2.  Thrombin adsorption to fibrin - 9O% of thrombin formed during hemostasis is adsorbed to fibrin preventing the diffusion of thrombin to surrounding areas.

3.  Heparin - released from mast cells (tissue basophils) inactivates thrombin.

4. Activated thrombin - stimulates endothelial cells to release a prostaglandin, prostacyclin. Prostacyclin prevents adherence of platelets to surrounding, uninjured endothelial cells, inhibits
the aggregation of platelets and produces vasodilation.

5. Fibrinolytic system - is turned on as a direct outcome of the clotting process. Hageman factor (XII) activates plasminogen forming the fibrin digesting enzyme plasmin.

ACQUIRED CLOTTING DISORDERS - CAUSES

1. Liver Damage - Various diseases, e.g., Cirrhosis, Hepatitis and Liver cancer, depress the production of all liver-dependent clotting factors.  This may lead to severe bleeding.

2. Vitamin K Deficiency - This essential component of hemostasis is normally produced by bacteria of the gut. Certain conditions will lead to a severe deficiency of this vitamin:

a. In breast-fed newborns, the gut hasn't built up a vigorous bacterial flora.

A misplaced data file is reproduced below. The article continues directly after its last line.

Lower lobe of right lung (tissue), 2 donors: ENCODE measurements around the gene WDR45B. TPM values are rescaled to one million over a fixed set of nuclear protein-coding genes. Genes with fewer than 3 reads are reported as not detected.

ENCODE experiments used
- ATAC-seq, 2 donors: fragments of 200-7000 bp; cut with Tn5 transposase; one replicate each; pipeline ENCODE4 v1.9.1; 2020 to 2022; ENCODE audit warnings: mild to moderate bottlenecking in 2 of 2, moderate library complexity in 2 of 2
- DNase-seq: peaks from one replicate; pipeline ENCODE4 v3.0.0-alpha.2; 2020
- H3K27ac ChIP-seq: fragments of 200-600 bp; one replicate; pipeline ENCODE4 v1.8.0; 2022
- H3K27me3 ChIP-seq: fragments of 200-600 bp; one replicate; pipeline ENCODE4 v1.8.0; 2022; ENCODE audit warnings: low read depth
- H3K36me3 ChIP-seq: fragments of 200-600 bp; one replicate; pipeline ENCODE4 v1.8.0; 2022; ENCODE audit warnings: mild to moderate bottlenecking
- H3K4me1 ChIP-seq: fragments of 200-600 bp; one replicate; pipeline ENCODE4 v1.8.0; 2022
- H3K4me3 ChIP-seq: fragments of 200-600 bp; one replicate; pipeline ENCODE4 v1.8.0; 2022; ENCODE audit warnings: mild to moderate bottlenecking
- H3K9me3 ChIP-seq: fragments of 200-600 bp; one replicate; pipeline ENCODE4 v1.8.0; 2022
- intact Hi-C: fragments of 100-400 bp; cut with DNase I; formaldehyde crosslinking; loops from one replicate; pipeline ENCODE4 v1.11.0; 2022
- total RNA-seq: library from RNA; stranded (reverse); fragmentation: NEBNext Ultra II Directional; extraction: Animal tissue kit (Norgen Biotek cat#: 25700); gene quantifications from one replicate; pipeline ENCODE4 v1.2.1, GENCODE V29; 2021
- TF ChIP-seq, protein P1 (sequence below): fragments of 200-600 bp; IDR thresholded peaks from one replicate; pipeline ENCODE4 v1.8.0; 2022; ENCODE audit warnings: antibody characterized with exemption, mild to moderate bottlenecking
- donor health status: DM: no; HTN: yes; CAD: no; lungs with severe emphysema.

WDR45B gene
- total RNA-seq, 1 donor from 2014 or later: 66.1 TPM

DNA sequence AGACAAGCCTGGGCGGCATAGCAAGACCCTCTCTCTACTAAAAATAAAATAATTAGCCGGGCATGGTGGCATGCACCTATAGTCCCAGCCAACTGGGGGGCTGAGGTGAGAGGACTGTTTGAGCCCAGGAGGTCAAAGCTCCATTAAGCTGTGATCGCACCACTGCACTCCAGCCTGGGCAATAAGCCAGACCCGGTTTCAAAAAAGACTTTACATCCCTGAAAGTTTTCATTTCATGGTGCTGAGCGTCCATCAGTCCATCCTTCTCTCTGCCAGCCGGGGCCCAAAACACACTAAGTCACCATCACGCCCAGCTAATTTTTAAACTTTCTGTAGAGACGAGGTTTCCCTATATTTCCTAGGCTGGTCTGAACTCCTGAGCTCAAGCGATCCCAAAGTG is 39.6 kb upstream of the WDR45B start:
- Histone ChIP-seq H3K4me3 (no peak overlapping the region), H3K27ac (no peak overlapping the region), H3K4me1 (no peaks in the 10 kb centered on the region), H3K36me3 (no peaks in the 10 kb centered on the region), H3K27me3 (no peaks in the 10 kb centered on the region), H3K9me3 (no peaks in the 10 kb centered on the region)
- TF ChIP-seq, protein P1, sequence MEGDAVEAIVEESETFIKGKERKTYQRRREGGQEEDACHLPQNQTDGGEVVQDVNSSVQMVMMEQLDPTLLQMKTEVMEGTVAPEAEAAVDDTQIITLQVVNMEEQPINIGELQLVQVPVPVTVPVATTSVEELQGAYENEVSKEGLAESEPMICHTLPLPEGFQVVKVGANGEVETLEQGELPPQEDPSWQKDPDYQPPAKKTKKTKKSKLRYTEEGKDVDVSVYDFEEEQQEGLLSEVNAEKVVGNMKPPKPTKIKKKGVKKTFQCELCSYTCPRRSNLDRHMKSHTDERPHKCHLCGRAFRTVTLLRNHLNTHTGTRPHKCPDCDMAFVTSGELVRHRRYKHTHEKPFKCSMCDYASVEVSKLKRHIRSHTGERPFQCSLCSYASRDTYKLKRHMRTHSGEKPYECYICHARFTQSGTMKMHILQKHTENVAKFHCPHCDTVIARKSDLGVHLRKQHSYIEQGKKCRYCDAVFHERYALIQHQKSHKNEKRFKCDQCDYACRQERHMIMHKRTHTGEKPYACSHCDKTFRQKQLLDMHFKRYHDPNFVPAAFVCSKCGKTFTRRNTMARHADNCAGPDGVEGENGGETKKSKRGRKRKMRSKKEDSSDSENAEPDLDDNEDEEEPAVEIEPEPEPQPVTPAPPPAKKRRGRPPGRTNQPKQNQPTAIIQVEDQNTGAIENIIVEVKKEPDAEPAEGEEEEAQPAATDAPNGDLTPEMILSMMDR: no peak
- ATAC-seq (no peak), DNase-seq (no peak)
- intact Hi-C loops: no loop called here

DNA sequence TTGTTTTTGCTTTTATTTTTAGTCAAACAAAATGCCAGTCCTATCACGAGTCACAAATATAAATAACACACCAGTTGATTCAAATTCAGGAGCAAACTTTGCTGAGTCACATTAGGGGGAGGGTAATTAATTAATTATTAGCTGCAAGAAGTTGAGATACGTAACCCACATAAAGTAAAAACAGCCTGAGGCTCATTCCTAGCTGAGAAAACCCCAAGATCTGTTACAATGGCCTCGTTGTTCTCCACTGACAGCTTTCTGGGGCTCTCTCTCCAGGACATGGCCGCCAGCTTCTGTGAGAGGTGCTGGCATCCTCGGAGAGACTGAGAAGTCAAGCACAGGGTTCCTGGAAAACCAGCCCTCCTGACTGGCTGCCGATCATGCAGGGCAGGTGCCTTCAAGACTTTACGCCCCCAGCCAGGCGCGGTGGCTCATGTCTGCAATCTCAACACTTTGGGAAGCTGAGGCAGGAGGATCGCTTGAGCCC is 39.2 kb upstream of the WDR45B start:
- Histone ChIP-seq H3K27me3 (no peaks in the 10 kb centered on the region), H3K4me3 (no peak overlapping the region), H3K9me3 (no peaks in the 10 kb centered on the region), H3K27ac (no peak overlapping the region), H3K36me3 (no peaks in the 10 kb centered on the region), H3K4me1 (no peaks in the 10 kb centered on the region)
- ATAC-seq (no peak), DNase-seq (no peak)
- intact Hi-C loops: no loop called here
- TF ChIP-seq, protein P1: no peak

b. Obstruction of the biliary system will lead to poor fat digestion.  As a result, fat-soluble vitamins like K will be lost with the feces.  Vitamin K is routinely injected into a patient with liver disease or obstructed bile ducts before any surgical procedure.

c. Long term antibiotic therapy can eliminate the bacterial flora of the gut.

3. Thrombocytopenia - Reduced numbers of circulating thrombocytes (less than 7O,OOO/mm3 of whole blood) will lead to a severely reduced clotting capacity of the blood. Conditions leading to this disorder include:

a.  Autoimmune destruction of thrombocytes - This condition may be relieved with cortisone.

b.  Damage to red marrow as a result of exposure to radiation or toxic chemicals.

c.  Long term use of sulfa antibiotics, e.g., Bactrim.

Inherited Clotting Disorders

1. Hemophilia A (classic hemophilia) - leads to the production of a defective Factor VIII. This is the most common form of hemophilia and is due to a X chromosome-linked recessive gene.  It is most common in males.

2. Hemophilia B (Christmas disease) - leads to the production of a defective Factor IX.  Hemophilia B is due to a defective gene linked to the X chromosome and is most commonly found in males.

3. Von Willebrand's Disease - the result of a lack of effective von Willebrand's Factor. It is due to an autosomal dominant gene and occurs equally in males and females.